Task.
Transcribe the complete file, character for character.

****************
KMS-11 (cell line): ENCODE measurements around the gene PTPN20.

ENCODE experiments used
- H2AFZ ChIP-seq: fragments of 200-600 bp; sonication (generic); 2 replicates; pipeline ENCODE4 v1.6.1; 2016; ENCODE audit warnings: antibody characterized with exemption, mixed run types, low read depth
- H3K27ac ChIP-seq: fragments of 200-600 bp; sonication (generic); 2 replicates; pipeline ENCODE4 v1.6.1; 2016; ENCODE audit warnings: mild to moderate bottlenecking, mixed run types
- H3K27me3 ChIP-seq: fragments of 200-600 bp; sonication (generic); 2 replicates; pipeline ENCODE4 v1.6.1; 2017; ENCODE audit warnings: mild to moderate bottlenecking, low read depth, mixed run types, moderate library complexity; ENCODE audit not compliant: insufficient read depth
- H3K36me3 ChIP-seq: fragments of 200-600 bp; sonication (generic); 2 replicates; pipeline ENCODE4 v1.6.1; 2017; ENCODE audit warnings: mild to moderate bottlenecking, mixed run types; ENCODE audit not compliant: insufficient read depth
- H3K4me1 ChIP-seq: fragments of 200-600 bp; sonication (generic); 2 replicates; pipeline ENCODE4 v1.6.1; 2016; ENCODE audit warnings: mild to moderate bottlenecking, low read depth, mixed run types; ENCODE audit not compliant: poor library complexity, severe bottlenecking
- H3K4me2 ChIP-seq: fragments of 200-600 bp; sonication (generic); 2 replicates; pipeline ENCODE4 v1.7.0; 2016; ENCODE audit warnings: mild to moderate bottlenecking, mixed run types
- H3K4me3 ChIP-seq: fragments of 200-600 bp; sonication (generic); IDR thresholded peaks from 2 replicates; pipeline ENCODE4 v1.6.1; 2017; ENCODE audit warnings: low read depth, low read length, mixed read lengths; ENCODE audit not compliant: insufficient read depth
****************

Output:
KMS-11 (cell line): ENCODE measurements around the gene PTPN20.

ENCODE experiments used
- H2AFZ ChIP-seq: fragments of 200-600 bp; sonication (generic); 2 replicates; pipeline ENCODE4 v1.6.1; 2016; ENCODE audit warnings: antibody characterized with exemption, mixed run types, low read depth
- H3K27ac ChIP-seq: fragments of 200-600 bp; sonication (generic); 2 replicates; pipeline ENCODE4 v1.6.1; 2016; ENCODE audit warnings: mild to moderate bottlenecking, mixed run types
- H3K27me3 ChIP-seq: fragments of 200-600 bp; sonication (generic); 2 replicates; pipeline ENCODE4 v1.6.1; 2017; ENCODE audit warnings: mild to moderate bottlenecking, low read depth, mixed run types, moderate library complexity; ENCODE audit not compliant: insufficient read depth
- H3K36me3 ChIP-seq: fragments of 200-600 bp; sonication (generic); 2 replicates; pipeline ENCODE4 v1.6.1; 2017; ENCODE audit warnings: mild to moderate bottlenecking, mixed run types; ENCODE audit not compliant: insufficient read depth
- H3K4me1 ChIP-seq: fragments of 200-600 bp; sonication (generic); 2 replicates; pipeline ENCODE4 v1.6.1; 2016; ENCODE audit warnings: mild to moderate bottlenecking, low read depth, mixed run types; ENCODE audit not compliant: poor library complexity, severe bottlenecking
- H3K4me2 ChIP-seq: fragments of 200-600 bp; sonication (generic); 2 replicates; pipeline ENCODE4 v1.7.0; 2016; ENCODE audit warnings: mild to moderate bottlenecking, mixed run types
- H3K4me3 ChIP-seq: fragments of 200-600 bp; sonication (generic); IDR thresholded peaks from 2 replicates; pipeline ENCODE4 v1.6.1; 2017; ENCODE audit warnings: low read depth, low read length, mixed read lengths; ENCODE audit not compliant: insufficient read depth